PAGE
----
Sometimes the food gods conspire to make you take notice of a certain ingredient.
On one recent night, some friends invited us over for dinner and made chana masala, an Indian chickpea stew layered with the flavors of onions, ginger, cumin, tomatoes, sweet spices and sour fruit – all of it butting up against that inimitable creamy-firm texture of the peas.
The next night I arrived in New York for a meeting and gathered with friends after dinner at a Spanish wine bar in Chelsea named El Quinto Pino. On the bar was a small cazuela dish filled with chef
Alex Raij’s famous (and often imitated) creations: deep-fried chickpeas that had been liberally dusted with smoked Spanish paprika. As full as I was from dinner, I couldn’t keep myself from reaching into the dish for these peas. Their skins had opened in the fryer and hovered by the peas like the wings on the Golden Snitch of Harry Potter fame, giving a fleeting zip and crunch.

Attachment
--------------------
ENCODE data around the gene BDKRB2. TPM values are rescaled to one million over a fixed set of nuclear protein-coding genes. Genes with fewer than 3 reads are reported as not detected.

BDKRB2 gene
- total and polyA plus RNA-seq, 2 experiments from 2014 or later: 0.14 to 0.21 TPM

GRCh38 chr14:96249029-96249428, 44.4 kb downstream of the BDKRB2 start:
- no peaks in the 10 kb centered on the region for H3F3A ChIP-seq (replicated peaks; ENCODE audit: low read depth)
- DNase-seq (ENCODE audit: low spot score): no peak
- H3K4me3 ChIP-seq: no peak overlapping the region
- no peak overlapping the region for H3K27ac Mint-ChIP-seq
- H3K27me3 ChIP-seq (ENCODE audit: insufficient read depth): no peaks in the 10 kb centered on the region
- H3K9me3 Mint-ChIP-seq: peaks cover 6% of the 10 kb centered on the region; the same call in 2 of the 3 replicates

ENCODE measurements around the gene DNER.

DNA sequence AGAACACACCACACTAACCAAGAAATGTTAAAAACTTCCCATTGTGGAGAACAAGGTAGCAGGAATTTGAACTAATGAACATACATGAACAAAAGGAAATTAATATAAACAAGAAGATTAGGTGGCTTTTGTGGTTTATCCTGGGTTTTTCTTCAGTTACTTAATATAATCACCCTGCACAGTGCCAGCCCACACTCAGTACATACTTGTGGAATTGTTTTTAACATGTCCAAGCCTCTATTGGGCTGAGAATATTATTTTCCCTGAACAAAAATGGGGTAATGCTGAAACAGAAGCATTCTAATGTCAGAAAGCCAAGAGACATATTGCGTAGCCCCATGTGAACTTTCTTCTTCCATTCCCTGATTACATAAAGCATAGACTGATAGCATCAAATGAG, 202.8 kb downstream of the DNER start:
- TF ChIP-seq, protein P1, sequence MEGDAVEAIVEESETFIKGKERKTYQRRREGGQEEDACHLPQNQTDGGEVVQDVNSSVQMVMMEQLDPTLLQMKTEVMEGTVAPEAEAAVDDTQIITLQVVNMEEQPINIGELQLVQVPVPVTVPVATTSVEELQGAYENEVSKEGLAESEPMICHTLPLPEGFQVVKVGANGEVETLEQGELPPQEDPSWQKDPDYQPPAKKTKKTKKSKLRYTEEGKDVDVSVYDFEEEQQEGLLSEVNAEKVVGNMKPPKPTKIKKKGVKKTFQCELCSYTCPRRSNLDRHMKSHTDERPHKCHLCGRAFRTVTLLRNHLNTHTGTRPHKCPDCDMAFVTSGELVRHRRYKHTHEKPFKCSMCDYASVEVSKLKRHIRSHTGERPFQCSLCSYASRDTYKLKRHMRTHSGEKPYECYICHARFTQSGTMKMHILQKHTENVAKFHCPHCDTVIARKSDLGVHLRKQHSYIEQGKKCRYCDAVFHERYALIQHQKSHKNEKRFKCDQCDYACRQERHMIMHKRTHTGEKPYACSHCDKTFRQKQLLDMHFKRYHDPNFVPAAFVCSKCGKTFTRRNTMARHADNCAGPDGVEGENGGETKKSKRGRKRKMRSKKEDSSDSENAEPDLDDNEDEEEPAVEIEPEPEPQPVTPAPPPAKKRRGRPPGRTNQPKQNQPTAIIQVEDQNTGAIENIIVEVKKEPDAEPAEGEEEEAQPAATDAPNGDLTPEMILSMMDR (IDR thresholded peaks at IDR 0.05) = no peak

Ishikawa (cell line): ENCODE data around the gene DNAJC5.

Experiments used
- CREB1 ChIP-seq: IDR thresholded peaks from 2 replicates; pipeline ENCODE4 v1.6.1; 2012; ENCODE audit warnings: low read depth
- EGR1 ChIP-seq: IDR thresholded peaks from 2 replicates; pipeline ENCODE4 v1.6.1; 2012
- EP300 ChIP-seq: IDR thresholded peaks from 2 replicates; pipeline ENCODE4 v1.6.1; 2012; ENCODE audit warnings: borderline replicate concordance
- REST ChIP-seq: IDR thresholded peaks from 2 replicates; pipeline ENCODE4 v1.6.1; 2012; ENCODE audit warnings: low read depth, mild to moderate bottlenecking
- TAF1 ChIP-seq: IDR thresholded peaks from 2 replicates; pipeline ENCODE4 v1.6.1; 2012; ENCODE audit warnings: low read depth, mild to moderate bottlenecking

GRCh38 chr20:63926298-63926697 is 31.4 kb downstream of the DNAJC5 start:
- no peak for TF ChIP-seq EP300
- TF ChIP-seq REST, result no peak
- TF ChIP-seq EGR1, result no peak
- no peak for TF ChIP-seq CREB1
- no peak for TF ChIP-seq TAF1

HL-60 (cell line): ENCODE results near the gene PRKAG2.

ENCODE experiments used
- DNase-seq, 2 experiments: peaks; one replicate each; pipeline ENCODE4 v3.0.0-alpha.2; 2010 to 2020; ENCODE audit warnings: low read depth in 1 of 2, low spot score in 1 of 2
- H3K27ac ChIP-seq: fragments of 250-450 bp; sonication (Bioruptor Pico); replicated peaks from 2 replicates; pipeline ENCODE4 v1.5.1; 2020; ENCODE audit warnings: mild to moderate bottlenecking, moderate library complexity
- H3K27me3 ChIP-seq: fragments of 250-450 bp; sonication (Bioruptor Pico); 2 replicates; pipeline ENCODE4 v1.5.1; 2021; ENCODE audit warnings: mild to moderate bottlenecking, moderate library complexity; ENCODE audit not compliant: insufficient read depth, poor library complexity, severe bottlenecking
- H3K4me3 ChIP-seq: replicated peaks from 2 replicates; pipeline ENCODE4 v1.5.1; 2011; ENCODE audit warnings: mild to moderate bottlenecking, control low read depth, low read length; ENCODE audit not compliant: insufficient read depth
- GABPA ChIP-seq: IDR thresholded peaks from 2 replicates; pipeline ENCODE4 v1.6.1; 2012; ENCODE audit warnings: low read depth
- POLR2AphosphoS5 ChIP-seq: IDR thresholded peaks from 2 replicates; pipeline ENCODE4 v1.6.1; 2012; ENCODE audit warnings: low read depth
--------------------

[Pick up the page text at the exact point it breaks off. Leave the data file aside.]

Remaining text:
The next day’s meeting involved a lunch delivery
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